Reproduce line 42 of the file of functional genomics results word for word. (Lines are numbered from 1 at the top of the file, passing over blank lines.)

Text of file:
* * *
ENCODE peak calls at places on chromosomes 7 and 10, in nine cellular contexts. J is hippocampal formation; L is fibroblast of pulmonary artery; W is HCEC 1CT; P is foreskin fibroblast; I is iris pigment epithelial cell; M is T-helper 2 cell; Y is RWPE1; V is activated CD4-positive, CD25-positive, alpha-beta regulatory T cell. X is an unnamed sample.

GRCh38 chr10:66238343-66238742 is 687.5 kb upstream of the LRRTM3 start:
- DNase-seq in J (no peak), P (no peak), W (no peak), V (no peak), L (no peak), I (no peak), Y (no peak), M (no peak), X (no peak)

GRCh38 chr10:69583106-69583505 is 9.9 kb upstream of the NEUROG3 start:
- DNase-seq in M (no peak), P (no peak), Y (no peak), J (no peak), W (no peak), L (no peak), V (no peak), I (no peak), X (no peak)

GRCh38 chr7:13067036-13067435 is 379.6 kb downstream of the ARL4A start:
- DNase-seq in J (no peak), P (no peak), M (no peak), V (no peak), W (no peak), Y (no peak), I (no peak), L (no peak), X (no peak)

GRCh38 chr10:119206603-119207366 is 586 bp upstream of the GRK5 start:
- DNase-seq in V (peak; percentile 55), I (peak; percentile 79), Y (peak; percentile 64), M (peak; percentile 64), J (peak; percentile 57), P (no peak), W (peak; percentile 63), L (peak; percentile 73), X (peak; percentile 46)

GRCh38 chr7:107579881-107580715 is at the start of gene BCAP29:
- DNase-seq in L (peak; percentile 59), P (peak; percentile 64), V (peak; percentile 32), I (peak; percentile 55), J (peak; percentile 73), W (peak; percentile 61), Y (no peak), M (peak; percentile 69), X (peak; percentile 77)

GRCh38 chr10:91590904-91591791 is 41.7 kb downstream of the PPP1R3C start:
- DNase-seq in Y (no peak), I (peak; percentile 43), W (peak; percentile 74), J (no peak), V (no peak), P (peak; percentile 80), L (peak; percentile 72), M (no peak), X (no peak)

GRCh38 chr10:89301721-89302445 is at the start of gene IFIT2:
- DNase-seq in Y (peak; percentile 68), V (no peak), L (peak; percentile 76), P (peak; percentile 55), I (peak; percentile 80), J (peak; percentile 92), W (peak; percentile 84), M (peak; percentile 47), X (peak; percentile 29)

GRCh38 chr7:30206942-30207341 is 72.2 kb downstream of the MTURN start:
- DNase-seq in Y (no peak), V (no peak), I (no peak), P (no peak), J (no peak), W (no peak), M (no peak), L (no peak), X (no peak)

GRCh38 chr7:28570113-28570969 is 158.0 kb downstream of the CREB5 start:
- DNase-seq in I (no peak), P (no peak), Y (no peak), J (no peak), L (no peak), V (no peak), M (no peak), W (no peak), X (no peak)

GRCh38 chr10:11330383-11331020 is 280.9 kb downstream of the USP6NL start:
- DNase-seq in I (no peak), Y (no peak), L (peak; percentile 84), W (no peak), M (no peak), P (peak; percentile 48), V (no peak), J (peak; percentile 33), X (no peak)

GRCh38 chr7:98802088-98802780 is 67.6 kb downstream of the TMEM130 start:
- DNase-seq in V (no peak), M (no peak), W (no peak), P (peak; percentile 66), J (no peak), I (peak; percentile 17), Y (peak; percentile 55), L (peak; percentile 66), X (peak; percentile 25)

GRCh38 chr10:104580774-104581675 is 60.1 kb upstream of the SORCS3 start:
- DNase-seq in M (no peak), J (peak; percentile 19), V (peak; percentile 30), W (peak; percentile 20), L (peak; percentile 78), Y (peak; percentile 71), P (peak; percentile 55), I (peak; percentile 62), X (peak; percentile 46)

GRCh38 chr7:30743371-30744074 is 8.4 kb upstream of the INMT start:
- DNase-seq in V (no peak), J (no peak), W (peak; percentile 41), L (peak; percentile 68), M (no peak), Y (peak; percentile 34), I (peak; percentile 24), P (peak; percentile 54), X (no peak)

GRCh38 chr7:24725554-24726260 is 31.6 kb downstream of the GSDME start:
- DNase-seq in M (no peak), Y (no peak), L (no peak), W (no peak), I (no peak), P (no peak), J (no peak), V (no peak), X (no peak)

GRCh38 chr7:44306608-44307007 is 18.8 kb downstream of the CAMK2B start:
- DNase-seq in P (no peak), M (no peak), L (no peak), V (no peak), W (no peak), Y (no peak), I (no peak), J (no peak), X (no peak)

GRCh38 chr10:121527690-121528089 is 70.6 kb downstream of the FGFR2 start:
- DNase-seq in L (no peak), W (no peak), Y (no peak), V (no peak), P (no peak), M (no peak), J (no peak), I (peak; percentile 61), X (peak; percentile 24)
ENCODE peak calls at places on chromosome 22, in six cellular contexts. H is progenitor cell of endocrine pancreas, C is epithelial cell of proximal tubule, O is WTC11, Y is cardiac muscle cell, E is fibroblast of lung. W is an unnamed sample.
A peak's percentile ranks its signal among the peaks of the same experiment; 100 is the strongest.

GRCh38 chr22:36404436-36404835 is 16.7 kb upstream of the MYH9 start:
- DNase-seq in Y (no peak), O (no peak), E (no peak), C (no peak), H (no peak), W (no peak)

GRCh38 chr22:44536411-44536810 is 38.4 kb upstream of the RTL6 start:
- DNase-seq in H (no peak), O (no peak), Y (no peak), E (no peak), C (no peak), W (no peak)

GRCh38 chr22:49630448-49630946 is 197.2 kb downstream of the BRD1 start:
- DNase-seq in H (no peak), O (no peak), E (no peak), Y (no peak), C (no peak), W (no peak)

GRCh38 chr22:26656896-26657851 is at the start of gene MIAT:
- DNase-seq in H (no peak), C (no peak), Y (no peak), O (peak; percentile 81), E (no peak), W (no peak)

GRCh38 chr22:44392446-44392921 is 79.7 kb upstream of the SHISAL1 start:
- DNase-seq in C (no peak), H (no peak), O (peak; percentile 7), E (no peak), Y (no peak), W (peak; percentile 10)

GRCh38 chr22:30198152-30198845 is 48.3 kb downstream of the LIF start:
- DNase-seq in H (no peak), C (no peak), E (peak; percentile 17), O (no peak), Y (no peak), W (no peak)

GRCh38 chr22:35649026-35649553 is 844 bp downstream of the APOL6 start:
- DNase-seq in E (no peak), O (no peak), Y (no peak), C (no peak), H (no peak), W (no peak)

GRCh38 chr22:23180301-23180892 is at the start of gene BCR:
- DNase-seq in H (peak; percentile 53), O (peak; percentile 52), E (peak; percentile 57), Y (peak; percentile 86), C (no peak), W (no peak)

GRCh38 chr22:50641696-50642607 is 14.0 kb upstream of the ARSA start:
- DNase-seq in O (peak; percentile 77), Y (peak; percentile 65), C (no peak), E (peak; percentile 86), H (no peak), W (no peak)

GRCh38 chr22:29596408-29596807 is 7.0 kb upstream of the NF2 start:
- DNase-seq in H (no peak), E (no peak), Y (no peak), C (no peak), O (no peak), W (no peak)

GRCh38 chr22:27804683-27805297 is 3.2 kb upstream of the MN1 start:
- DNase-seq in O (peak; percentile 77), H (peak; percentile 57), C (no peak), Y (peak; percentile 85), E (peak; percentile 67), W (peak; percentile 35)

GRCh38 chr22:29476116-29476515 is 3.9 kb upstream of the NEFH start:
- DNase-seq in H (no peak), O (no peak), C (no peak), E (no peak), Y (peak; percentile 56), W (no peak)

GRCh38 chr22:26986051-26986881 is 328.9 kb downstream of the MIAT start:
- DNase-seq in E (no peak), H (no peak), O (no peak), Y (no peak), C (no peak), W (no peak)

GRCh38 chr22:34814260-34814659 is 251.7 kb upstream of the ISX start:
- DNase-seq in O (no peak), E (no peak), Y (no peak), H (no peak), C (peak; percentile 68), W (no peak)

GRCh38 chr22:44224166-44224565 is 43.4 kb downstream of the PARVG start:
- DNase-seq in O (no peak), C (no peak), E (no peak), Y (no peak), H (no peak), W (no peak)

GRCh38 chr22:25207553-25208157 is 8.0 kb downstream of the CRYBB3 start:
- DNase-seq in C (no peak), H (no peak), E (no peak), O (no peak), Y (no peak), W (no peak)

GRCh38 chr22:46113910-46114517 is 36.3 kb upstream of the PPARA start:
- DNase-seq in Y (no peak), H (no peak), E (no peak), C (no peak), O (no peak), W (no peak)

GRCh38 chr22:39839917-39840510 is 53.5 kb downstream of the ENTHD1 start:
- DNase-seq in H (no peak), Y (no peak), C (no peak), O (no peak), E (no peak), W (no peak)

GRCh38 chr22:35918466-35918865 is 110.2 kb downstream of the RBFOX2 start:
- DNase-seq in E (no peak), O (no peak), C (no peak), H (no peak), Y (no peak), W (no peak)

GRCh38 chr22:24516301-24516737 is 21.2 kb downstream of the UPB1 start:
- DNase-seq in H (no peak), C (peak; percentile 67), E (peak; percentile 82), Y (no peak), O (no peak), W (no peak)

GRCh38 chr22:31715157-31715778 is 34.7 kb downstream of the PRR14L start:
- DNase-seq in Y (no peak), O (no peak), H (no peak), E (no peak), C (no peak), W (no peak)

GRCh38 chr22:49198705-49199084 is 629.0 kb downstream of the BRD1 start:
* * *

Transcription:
GRCh38 chr22:26656896-26657851 is at the start of gene MIAT: